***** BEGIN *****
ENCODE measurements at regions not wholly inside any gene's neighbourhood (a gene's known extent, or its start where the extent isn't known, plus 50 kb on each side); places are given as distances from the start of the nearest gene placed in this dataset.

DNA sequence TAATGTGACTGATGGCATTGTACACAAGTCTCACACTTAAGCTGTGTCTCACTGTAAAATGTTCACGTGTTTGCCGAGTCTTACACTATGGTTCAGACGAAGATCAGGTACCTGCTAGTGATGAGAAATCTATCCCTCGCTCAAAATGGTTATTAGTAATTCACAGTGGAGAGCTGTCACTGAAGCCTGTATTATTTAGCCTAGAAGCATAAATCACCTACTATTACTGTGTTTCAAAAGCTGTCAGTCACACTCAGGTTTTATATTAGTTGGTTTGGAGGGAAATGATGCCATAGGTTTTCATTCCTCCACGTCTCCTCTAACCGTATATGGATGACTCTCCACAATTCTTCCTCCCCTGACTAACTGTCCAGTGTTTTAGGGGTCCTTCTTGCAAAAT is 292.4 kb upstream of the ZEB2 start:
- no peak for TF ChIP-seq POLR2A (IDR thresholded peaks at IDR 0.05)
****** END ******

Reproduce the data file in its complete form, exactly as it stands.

ENCODE measurements at regions not wholly inside any gene's neighbourhood (a gene's known extent, or its start where the extent isn't known, plus 50 kb on each side); places are given as distances from the start of the nearest gene placed in this dataset.

DNA sequence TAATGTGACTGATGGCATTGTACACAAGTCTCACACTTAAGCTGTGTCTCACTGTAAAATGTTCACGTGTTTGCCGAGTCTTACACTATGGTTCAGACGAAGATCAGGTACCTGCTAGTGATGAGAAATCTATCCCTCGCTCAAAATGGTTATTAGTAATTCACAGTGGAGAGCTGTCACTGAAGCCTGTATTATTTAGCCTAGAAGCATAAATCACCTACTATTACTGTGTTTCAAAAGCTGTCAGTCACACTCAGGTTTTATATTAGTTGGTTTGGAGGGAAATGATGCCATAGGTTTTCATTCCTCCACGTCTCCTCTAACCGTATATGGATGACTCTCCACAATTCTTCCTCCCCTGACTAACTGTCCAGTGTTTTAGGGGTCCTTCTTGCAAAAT is 292.4 kb upstream of the ZEB2 start:
- no peak for TF ChIP-seq POLR2A (IDR thresholded peaks at IDR 0.05)